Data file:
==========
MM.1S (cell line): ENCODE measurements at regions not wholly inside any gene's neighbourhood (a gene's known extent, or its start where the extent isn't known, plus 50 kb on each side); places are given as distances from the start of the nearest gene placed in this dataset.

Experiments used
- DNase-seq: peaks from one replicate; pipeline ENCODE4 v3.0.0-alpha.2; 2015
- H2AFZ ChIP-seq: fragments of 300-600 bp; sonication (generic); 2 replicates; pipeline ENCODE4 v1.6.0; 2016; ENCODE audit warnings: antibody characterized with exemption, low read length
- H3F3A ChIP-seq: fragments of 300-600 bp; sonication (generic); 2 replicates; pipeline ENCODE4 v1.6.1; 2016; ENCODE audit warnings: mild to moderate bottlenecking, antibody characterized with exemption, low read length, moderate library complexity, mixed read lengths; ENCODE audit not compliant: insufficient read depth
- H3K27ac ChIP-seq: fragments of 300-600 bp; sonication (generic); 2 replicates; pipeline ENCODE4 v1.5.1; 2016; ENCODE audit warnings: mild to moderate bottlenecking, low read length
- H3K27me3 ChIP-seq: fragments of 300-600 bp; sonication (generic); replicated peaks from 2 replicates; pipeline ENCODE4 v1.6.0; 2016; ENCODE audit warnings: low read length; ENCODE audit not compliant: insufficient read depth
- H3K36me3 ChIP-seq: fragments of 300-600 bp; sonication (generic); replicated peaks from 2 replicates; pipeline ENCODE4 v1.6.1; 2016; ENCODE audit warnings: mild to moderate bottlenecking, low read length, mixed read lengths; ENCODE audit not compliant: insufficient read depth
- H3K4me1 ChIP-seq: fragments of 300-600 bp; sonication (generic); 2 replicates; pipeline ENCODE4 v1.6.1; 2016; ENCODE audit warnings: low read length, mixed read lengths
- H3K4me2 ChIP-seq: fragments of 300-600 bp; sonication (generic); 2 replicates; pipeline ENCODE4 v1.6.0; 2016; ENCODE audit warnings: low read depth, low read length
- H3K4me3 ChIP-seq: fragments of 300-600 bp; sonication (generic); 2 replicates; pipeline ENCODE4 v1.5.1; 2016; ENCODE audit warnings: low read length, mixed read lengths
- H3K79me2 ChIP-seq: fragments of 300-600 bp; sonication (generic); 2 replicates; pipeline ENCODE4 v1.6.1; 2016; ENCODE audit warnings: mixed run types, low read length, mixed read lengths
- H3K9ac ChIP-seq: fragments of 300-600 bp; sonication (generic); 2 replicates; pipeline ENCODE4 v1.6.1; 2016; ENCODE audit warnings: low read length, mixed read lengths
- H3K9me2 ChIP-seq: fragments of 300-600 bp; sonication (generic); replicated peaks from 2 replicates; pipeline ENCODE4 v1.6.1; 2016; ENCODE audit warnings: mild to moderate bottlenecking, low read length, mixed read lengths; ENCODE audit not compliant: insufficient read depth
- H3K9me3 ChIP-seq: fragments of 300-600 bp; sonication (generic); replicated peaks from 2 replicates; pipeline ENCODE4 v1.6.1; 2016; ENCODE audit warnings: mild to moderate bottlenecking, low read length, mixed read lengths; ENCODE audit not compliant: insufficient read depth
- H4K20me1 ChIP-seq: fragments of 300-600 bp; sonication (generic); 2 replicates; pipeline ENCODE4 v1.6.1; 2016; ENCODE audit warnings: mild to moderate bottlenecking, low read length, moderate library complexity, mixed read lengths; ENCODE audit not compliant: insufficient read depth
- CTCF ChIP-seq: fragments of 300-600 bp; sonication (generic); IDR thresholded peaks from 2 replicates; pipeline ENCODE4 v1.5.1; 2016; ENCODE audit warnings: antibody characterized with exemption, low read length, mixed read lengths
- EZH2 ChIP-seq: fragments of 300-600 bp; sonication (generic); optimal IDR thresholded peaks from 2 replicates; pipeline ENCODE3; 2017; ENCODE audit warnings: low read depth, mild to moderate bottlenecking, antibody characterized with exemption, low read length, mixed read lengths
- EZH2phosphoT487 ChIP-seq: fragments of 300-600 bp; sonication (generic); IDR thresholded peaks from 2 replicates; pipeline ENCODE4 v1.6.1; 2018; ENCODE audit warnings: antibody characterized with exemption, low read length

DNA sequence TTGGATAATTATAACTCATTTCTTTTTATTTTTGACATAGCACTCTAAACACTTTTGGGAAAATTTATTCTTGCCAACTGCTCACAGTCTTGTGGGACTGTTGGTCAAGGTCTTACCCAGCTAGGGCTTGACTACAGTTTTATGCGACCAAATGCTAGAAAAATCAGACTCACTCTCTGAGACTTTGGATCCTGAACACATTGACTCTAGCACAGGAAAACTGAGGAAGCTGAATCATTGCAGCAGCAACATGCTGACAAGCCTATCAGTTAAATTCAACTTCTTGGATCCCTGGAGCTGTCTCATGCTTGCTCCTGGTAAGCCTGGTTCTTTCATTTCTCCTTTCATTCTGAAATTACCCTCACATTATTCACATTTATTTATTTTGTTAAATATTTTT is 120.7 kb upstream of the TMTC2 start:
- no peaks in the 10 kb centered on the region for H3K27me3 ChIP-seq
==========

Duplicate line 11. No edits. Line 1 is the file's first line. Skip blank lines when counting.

- H3K4me3 ChIP-seq: fragments of 300-600 bp; sonication (generic); 2 replicates; pipeline ENCODE4 v1.5.1; 2016; ENCODE audit warnings: low read length, mixed read lengths